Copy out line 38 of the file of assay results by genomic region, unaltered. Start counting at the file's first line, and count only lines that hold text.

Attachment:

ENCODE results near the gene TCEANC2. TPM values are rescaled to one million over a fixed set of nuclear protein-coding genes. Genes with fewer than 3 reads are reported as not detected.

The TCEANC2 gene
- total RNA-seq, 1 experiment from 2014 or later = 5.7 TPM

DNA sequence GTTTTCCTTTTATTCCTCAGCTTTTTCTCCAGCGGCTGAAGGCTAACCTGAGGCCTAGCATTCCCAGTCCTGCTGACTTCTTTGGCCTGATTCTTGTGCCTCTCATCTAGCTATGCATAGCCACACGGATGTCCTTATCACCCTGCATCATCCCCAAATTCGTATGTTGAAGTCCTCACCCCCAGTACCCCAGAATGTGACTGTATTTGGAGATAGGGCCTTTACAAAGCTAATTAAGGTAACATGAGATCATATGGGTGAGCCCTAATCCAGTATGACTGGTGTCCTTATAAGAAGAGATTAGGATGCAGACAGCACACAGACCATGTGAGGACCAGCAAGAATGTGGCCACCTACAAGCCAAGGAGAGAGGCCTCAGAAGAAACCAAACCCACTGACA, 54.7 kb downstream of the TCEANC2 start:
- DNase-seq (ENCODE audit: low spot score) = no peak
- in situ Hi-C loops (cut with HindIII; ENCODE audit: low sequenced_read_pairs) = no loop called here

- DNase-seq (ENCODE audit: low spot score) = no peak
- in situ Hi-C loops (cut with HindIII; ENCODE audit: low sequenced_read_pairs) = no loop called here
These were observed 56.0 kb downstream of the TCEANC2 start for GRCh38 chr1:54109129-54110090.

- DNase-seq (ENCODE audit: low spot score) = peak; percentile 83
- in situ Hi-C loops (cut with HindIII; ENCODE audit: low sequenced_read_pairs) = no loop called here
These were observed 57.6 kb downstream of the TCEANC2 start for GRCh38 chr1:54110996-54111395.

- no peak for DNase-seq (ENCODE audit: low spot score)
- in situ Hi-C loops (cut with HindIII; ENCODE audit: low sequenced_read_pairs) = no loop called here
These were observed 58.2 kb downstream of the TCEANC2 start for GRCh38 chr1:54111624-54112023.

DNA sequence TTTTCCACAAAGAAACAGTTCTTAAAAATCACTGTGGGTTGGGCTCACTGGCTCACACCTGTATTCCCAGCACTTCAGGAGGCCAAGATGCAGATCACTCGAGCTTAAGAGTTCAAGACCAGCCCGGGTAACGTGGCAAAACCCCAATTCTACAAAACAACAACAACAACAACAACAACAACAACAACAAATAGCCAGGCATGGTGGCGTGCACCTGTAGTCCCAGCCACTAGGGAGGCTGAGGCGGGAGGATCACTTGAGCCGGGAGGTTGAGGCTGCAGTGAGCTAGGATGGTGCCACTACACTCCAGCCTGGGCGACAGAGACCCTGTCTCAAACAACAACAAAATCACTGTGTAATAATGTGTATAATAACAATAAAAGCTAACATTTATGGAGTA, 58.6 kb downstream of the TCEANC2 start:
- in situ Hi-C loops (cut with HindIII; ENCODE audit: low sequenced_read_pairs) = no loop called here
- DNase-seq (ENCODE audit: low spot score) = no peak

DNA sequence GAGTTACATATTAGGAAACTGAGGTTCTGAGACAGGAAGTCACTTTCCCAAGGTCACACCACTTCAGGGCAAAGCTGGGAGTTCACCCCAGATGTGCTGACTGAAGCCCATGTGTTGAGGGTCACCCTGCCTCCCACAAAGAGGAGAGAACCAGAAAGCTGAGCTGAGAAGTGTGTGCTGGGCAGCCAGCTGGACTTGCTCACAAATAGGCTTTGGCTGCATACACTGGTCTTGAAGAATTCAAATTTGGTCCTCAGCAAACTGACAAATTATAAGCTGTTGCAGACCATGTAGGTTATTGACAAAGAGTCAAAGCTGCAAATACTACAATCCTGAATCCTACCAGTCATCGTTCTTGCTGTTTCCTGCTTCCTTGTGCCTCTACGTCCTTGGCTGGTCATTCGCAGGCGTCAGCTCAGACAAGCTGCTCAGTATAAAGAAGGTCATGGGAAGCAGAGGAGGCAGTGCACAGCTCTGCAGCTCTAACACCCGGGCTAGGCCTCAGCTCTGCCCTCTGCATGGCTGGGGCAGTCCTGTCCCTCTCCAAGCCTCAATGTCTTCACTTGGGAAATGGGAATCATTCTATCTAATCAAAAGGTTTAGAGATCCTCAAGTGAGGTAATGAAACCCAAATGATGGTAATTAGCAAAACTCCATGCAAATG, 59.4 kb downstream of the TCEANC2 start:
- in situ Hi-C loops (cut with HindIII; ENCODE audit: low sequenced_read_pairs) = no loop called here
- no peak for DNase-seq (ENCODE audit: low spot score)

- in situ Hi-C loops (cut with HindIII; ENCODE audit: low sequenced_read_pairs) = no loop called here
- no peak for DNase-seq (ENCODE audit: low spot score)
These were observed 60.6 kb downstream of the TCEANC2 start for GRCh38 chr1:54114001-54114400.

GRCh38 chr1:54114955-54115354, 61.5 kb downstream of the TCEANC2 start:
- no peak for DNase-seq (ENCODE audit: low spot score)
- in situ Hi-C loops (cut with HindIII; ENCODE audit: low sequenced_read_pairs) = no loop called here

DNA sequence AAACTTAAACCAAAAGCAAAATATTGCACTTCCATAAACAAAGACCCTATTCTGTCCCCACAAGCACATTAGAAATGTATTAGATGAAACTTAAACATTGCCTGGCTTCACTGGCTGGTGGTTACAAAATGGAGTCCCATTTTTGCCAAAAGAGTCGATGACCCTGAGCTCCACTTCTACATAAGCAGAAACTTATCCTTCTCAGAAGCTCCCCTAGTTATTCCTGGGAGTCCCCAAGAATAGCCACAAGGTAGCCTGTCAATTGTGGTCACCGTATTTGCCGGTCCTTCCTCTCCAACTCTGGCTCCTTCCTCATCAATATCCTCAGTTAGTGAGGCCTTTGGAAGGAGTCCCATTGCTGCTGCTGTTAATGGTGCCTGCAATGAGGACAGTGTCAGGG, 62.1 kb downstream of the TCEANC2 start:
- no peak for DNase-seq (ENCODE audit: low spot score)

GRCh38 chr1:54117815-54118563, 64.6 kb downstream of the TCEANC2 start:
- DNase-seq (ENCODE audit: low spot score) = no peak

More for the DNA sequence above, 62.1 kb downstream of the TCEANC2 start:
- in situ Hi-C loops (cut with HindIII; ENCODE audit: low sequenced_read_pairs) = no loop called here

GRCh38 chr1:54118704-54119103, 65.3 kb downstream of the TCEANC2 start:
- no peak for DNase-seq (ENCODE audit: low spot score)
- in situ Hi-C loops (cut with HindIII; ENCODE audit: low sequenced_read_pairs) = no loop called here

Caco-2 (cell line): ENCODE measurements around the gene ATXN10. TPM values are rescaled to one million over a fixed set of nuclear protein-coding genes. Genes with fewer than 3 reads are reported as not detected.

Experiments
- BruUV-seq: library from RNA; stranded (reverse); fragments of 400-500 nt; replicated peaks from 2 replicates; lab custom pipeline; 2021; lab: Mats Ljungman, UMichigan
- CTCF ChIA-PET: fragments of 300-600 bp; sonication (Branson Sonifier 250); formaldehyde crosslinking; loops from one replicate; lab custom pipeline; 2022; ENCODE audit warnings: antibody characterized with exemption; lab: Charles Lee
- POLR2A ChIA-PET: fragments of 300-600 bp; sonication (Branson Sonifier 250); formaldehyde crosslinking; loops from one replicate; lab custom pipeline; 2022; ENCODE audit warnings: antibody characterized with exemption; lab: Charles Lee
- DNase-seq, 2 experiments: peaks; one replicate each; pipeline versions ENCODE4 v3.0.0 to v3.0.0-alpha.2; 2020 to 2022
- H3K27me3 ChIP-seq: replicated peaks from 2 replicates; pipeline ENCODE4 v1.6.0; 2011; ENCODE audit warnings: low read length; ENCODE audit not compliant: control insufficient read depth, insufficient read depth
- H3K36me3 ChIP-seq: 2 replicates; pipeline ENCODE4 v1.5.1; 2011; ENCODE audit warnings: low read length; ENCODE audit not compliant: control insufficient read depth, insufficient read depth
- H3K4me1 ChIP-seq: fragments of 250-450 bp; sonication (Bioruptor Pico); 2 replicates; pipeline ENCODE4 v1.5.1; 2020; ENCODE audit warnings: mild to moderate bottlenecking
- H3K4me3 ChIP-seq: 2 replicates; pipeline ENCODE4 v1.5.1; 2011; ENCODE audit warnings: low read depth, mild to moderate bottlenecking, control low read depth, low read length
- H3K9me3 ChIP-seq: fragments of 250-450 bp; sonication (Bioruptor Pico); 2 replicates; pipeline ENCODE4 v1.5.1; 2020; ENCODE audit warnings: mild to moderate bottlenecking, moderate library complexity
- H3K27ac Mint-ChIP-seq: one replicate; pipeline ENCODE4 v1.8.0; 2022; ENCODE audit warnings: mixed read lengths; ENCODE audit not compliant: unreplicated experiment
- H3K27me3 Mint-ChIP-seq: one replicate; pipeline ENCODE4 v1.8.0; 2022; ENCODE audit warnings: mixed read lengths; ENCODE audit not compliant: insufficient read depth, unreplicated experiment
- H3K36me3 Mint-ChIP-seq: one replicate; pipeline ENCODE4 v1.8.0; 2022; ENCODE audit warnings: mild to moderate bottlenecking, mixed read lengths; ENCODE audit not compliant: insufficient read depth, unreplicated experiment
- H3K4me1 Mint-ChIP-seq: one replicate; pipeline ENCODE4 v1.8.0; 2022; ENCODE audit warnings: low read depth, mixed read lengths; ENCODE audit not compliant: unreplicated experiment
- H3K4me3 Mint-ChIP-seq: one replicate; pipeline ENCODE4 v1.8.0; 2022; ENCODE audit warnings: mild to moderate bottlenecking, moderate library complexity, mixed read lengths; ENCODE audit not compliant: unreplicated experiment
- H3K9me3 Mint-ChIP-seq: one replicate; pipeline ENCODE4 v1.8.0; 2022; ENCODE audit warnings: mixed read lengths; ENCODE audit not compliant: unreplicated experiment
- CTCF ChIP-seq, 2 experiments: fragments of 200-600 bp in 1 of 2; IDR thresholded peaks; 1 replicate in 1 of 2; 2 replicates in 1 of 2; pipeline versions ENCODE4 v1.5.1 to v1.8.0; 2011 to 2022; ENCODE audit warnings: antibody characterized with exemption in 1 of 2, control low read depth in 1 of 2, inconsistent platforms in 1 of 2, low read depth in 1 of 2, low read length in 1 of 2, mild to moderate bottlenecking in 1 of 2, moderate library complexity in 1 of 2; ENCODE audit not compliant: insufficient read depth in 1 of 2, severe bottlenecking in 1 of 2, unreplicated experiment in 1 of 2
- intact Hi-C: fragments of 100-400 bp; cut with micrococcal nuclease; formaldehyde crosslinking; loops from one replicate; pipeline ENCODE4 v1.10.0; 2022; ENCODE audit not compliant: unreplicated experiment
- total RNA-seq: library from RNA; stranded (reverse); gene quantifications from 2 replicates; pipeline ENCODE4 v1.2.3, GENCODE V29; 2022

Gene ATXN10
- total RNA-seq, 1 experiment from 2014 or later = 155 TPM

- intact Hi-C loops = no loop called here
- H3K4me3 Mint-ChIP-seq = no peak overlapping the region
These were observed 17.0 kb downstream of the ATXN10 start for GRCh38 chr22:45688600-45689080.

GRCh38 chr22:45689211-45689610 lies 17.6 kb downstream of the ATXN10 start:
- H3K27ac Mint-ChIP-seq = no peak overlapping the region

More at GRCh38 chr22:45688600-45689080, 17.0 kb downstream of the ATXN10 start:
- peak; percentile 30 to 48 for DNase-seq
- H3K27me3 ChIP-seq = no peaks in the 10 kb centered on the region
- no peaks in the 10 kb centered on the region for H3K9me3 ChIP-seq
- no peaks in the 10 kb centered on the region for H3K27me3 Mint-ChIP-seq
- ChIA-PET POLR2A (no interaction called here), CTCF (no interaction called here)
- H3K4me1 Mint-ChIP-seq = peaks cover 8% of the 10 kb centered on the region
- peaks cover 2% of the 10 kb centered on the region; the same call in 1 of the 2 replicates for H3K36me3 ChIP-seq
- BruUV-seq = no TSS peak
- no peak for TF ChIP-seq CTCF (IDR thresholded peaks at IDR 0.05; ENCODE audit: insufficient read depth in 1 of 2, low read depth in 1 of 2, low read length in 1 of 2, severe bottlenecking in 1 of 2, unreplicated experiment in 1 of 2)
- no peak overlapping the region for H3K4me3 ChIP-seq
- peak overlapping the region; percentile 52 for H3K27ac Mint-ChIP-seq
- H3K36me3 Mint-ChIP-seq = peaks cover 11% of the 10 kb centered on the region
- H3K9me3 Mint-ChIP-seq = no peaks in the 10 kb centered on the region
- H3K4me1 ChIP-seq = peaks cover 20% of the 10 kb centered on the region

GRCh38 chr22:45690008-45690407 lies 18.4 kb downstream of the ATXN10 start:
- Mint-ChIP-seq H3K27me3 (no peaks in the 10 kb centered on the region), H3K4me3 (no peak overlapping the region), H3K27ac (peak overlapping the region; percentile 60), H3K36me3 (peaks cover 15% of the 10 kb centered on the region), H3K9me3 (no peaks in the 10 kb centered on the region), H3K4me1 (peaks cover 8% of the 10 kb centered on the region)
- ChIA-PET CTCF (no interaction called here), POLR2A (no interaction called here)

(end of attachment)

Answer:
Experiments